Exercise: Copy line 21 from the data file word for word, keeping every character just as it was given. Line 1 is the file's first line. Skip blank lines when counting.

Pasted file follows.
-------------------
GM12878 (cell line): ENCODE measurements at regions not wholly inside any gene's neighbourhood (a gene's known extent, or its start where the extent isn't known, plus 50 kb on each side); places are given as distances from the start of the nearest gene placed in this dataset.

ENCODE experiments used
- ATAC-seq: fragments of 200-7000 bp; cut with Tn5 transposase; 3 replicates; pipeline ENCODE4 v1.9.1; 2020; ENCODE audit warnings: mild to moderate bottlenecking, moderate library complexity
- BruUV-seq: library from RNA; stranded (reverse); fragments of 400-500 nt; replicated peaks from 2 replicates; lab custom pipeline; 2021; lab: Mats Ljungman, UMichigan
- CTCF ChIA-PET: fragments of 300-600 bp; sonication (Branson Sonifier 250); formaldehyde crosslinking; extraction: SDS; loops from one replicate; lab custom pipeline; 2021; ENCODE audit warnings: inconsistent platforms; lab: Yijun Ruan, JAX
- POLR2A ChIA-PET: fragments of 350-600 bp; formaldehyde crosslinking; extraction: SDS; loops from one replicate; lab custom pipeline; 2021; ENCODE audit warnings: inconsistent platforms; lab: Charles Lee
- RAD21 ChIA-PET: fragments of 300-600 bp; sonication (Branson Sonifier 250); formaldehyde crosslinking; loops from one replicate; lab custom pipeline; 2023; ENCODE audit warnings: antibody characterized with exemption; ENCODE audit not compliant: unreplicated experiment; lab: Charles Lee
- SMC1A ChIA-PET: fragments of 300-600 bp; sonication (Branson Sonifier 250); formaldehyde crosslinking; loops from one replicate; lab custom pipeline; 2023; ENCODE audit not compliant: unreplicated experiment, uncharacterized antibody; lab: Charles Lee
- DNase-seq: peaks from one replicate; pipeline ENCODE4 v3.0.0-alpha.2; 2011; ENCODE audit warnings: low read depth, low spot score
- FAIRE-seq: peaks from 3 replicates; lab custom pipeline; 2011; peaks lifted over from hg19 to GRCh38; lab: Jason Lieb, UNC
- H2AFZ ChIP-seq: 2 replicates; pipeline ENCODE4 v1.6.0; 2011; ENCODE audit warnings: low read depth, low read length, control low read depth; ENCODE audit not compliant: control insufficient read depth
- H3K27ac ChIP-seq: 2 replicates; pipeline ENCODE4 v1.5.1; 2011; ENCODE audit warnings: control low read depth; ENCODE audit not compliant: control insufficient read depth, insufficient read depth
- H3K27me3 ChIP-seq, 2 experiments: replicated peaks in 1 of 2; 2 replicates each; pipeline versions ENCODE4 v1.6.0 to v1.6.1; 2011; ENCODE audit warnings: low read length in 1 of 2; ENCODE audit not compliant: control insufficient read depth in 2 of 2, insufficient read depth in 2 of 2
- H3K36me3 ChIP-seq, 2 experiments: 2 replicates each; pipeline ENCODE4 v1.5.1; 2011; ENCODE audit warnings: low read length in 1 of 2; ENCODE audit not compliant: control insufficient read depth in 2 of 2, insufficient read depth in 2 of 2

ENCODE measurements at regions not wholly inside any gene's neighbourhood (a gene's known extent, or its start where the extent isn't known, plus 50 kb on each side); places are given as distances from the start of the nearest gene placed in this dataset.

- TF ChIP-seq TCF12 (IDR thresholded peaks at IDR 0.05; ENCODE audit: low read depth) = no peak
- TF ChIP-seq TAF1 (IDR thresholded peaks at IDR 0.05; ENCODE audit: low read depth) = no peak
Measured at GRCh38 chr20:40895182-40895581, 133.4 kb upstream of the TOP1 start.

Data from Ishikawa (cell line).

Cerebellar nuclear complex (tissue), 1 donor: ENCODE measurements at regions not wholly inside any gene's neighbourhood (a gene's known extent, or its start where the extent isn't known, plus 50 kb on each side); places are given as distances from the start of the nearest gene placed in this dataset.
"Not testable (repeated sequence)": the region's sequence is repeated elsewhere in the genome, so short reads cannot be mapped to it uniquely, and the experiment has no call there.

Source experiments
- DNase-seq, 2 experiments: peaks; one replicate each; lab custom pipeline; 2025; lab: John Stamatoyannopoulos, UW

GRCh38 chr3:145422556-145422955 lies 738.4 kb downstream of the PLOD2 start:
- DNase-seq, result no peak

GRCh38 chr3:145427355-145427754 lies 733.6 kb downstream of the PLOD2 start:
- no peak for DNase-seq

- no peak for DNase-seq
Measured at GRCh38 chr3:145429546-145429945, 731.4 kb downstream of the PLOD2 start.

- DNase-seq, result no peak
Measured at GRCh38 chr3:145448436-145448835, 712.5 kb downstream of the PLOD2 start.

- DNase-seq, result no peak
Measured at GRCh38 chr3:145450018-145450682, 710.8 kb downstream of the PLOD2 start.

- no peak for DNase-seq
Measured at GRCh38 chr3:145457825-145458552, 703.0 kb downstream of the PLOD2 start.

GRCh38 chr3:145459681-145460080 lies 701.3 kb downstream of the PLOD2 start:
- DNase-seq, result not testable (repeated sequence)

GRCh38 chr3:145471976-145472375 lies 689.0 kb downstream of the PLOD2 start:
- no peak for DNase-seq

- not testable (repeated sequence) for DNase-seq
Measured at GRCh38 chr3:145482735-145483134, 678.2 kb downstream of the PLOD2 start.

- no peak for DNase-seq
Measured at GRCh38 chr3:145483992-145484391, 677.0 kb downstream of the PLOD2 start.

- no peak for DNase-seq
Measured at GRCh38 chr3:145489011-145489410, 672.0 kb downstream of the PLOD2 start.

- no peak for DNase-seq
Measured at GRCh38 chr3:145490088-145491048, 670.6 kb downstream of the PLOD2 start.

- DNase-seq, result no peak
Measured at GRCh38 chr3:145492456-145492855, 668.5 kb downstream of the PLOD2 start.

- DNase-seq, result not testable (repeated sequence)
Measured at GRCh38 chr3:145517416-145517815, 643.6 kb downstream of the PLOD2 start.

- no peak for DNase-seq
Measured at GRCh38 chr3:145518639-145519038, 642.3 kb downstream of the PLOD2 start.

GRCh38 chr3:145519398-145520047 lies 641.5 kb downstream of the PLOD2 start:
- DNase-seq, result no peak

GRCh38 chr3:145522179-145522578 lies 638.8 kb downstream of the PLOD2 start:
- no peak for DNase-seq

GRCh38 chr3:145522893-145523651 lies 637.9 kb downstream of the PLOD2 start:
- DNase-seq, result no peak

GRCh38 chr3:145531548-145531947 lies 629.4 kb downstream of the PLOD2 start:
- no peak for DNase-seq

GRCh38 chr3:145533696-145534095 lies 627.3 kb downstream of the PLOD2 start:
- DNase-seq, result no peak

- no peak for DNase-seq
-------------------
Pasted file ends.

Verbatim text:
"Not testable (repeated sequence)": the region's sequence is repeated elsewhere in the genome, so short reads cannot be mapped to it uniquely, and the experiment has no call there.